Ezra Collective – Juan Pablo: The Philosopher

Having already broken into the local jazz consciousness with last year’s Chapter 7 EP and the Sun-Ra informed Space Is the Place single, London five-piece Ezra Collective have dropped their anticipated Juan Pablo: The Philosopher EP, a heady collection of new wave jazz tunes.

Ezra Collective are a good emblem for the revitalised London jazz scene that has become highly conscious of the interplay between the roots that soul and hip-hop have in jazz, including the late 2000s broken beat scene and the rediscovered (for the second time since the early 2000s) West African funky heritage.

The EP opens with a sunny, psychedelic keyboard trill that composes itself and morphs into the afrobeat-style brass refrain that forms the centrepiece of opening track ‘Juan Pablo’. It continues throughout its blissful 23 minutes with a full-throttled dissemination of funk, atmospheric disco-esque rhythm and late night post-bop.

The dynamism and craftsmanship on display here speak for an inner love of rhythm and jazz that’s been lacking in a scene saturated by real book purists and faux-pas cocktail bars. Juan Pablo: The Philosopher is bold, colourful and, dare I say, breakthrough: it’s something to get excited about. Ezra Collective are sure to be a solid reference point in UK jazz for the years to come.

You can get Juan Pablo: The Philosopher on Bandcamp. 45turns tip: keep an eye out for a repress before the end of the year. 


If you’re that way inclined, like 45turns on Facebook for more cracking new music.

Bruxas – Más Profundo [DKMNTL049]

I tried to catch Bruxas’ Más Profundo when it first came out in June, but it had already eluded me. This week, Dekmantel have pressed another batch of this transatlantic gem, a balearic Lusophone disco hybrid that is already going down as one of the best releases of the year.

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Title track Más Profundo recalls Ibiza beach whispers in sultry Portuguese female vox reels. This track, like the rest of the EP, manages to build itself around balearic sensibilities without ever dropping the tempo. Tropical birds perch on synthesisers; nature floats by in 4/4 time.  Sizzling, swirling and psychedelic, by the time it fades out, you wish it could go on forever.

Luckily, Tropicaçovas kicks it up a notch with the filthiest rhythm section this side of Bahia. Bruxas marry these traditional elements of Lusophone dance music with classic disco-era keys and arpeggiators to dazzling effect.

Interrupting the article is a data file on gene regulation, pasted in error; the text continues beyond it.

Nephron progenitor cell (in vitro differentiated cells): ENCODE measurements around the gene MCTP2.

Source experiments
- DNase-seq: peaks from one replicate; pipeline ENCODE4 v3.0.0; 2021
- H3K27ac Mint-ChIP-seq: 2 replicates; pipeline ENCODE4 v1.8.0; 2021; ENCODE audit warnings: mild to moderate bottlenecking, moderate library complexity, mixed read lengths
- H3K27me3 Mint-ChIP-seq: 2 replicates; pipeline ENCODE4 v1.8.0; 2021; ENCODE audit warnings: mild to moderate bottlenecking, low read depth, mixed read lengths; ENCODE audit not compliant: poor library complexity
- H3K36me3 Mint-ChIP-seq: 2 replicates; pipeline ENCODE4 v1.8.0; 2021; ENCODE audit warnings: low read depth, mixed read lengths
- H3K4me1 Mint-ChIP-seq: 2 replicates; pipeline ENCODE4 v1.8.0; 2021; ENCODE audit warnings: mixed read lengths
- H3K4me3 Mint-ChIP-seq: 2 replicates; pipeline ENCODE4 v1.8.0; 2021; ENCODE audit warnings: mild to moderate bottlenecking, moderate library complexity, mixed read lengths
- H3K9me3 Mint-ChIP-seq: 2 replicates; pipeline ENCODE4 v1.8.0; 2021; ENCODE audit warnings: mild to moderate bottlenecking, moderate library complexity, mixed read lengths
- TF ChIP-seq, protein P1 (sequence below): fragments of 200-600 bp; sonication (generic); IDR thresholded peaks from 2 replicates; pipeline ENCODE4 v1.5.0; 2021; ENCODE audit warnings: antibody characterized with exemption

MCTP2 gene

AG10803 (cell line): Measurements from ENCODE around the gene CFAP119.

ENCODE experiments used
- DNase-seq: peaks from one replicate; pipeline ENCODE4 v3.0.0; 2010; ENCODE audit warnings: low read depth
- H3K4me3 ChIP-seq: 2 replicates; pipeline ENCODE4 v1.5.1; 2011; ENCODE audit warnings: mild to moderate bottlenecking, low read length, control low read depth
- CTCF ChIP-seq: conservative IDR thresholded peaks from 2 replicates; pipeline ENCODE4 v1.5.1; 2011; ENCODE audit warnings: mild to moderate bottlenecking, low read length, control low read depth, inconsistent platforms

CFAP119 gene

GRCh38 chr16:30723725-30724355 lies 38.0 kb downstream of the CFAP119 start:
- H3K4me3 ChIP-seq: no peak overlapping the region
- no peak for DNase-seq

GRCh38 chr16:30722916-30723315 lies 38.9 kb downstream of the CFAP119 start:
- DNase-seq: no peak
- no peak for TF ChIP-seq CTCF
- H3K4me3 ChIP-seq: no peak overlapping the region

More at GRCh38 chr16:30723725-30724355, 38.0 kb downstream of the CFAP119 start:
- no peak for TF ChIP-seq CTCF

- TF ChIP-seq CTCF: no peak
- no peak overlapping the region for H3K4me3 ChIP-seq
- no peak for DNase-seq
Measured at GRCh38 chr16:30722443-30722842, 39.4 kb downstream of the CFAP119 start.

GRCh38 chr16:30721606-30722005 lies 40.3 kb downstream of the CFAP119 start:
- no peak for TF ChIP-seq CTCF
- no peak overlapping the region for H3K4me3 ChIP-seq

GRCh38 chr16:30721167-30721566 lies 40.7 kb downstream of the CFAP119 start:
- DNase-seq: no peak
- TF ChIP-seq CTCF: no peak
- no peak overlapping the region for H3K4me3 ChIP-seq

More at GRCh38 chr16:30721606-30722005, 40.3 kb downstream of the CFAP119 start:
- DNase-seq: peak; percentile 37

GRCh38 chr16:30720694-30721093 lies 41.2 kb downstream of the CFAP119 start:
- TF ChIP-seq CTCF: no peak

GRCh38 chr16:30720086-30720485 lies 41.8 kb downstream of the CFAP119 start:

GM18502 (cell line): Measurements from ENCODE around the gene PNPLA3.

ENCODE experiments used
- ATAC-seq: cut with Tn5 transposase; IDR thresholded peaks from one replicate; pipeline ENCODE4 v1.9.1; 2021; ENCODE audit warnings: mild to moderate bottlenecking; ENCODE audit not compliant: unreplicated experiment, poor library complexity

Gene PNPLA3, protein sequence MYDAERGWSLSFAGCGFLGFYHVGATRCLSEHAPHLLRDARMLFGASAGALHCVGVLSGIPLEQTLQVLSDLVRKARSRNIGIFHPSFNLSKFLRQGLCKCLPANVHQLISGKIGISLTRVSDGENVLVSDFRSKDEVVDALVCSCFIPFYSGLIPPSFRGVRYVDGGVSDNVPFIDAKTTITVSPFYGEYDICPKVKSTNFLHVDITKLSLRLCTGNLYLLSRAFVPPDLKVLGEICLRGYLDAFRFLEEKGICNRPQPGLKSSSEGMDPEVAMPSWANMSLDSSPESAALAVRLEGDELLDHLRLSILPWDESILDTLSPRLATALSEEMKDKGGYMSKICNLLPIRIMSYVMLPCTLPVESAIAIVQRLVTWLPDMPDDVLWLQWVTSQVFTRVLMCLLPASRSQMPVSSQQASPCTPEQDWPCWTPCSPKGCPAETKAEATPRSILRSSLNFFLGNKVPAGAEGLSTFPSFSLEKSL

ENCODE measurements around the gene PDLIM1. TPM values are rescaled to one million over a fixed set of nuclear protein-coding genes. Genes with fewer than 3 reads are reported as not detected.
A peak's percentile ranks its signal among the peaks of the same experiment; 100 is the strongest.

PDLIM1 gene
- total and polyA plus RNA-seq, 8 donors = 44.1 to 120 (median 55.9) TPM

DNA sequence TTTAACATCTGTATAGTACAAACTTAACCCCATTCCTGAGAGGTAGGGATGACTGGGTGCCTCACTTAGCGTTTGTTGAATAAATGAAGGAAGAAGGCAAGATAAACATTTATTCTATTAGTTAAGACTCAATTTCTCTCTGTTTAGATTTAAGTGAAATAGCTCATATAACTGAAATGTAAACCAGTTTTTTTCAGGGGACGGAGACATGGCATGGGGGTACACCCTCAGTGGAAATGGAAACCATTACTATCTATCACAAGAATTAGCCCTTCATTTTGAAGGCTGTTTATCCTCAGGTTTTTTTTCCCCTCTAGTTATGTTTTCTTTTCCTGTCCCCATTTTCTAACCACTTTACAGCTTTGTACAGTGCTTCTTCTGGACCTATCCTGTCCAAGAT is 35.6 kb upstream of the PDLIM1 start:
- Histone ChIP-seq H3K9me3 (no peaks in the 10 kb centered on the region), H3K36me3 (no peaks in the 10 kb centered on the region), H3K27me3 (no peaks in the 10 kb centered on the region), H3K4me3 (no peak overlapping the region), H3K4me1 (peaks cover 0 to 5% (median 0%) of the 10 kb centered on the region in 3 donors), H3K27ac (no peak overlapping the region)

On the flip, Selva Cósmica stomps and trips along under Baldelli-style synthscapes, whisking you to the darkest of leaf-strewn Amazonian hideaways. Finally, Plantas Falsas digs into a cunning nu-disco workout as the sun drops low.

In 25 minutes of fuzzy balearic disco bliss, ‘Más Profundo’ sums up the entire 45turns ethos. An essential of 2017.

You can pick up ‘Más Profundo’ on 12″ vinyl at Dekmantel. Also like 45turns on Facebook for tons more next-level wax. 

 

Common Edits 012 [CE-012]

Common Edits are a label from Canada entirely dedicated to the art of the edit. As the name suggests, they only release edits, and every time they do, they throw a massive party.

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If you find yourself in Edmonton, Canada this October, there’s a definite party going down.

As A1, ‘How About’, shows, Common edits goes beyond the standard chop and smash usually needed to constitute an edit these days. It’s an electro-boogie beast that flits around the room in an orange burning light, but never veers off track.

Eddie C, known for his Latin-themed work on labels like Barefoot Beats, stays true to his style and delivers an airy,  downtempo rework of some tasteful Brazilian jazz ballad.

‘Space Up Your Life’ is swirling New York disco-funk with all the slap bass and filter fun you could want on one quarter of a 12” plastic disc.

One can only imagine where ‘Sunny Days in The Chocolate Factory’ came from- it reminds me of Disco Halal’s Brazilian outings, dark, pulsating undercurrents somehow meshing with breezy, tripped out guitars. At some points you could even be on Kraftwerk’s Autobahn- like being thrown out into the atmosphere, disengaged completely yet fixated on a single star while the slow mass of existence moves around it. The 45turns tip.

These Common edits tend not to be so common, so get it from your local vinyl dealer, record shop or online outlet ASAP. 

DISCO EDITS: SHMLL – OYE Edits 05 (OYE Records)

Berlin-based duo SHMLL serve up four sweet space-tastic disco cuts for the fifth editon of OYE Edits.